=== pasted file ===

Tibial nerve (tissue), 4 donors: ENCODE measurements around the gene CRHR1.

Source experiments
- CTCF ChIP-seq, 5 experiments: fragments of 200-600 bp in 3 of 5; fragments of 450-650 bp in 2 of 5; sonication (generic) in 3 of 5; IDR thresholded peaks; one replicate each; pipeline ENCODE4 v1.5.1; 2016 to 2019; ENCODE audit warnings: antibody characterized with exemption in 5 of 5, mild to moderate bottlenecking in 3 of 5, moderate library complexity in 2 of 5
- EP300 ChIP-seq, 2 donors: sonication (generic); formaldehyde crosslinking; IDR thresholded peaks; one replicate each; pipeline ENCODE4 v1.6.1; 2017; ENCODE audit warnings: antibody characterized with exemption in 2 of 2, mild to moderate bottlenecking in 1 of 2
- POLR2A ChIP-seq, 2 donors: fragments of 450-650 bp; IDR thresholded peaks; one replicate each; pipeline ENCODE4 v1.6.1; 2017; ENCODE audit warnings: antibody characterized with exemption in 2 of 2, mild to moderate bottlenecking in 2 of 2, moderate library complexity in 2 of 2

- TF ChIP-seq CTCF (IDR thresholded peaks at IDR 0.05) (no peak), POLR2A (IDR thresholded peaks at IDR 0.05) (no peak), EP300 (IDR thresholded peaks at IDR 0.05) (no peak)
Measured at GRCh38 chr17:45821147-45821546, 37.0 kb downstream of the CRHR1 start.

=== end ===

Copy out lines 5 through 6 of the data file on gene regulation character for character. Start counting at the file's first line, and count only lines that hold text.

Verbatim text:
- POLR2A ChIP-seq, 2 donors: fragments of 450-650 bp; IDR thresholded peaks; one replicate each; pipeline ENCODE4 v1.6.1; 2017; ENCODE audit warnings: antibody characterized with exemption in 2 of 2, mild to moderate bottlenecking in 2 of 2, moderate library complexity in 2 of 2

- TF ChIP-seq CTCF (IDR thresholded peaks at IDR 0.05) (no peak), POLR2A (IDR thresholded peaks at IDR 0.05) (no peak), EP300 (IDR thresholded peaks at IDR 0.05) (no peak)